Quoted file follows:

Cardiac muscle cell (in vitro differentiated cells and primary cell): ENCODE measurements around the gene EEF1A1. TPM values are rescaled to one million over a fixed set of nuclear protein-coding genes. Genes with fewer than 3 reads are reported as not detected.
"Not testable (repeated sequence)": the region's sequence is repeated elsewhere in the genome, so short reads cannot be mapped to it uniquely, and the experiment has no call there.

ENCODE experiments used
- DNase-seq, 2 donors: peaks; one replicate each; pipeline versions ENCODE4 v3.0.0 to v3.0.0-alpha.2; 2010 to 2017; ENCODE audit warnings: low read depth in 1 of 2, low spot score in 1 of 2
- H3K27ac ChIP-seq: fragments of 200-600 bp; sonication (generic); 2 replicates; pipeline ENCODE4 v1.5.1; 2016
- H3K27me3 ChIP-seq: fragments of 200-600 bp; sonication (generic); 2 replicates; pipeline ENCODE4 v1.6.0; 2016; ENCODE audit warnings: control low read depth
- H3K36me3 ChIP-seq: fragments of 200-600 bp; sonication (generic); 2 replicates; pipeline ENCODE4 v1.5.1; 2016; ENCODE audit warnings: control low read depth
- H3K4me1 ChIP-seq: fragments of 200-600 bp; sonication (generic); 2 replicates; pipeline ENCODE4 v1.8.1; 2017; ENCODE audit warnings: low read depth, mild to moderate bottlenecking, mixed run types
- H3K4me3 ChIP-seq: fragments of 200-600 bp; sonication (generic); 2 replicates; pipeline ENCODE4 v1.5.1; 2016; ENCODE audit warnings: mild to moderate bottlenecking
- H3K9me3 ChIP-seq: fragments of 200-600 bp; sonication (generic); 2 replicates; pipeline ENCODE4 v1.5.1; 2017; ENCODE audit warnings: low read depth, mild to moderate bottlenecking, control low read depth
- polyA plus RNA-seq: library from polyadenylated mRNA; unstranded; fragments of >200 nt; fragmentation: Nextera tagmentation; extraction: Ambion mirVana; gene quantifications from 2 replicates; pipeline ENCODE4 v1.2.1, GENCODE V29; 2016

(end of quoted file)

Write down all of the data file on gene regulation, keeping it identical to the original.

Cardiac muscle cell (in vitro differentiated cells and primary cell): ENCODE measurements around the gene EEF1A1. TPM values are rescaled to one million over a fixed set of nuclear protein-coding genes. Genes with fewer than 3 reads are reported as not detected.
"Not testable (repeated sequence)": the region's sequence is repeated elsewhere in the genome, so short reads cannot be mapped to it uniquely, and the experiment has no call there.

ENCODE experiments used
- DNase-seq, 2 donors: peaks; one replicate each; pipeline versions ENCODE4 v3.0.0 to v3.0.0-alpha.2; 2010 to 2017; ENCODE audit warnings: low read depth in 1 of 2, low spot score in 1 of 2
- H3K27ac ChIP-seq: fragments of 200-600 bp; sonication (generic); 2 replicates; pipeline ENCODE4 v1.5.1; 2016
- H3K27me3 ChIP-seq: fragments of 200-600 bp; sonication (generic); 2 replicates; pipeline ENCODE4 v1.6.0; 2016; ENCODE audit warnings: control low read depth
- H3K36me3 ChIP-seq: fragments of 200-600 bp; sonication (generic); 2 replicates; pipeline ENCODE4 v1.5.1; 2016; ENCODE audit warnings: control low read depth
- H3K4me1 ChIP-seq: fragments of 200-600 bp; sonication (generic); 2 replicates; pipeline ENCODE4 v1.8.1; 2017; ENCODE audit warnings: low read depth, mild to moderate bottlenecking, mixed run types
- H3K4me3 ChIP-seq: fragments of 200-600 bp; sonication (generic); 2 replicates; pipeline ENCODE4 v1.5.1; 2016; ENCODE audit warnings: mild to moderate bottlenecking
- H3K9me3 ChIP-seq: fragments of 200-600 bp; sonication (generic); 2 replicates; pipeline ENCODE4 v1.5.1; 2017; ENCODE audit warnings: low read depth, mild to moderate bottlenecking, control low read depth
- polyA plus RNA-seq: library from polyadenylated mRNA; unstranded; fragments of >200 nt; fragmentation: Nextera tagmentation; extraction: Ambion mirVana; gene quantifications from 2 replicates; pipeline ENCODE4 v1.2.1, GENCODE V29; 2016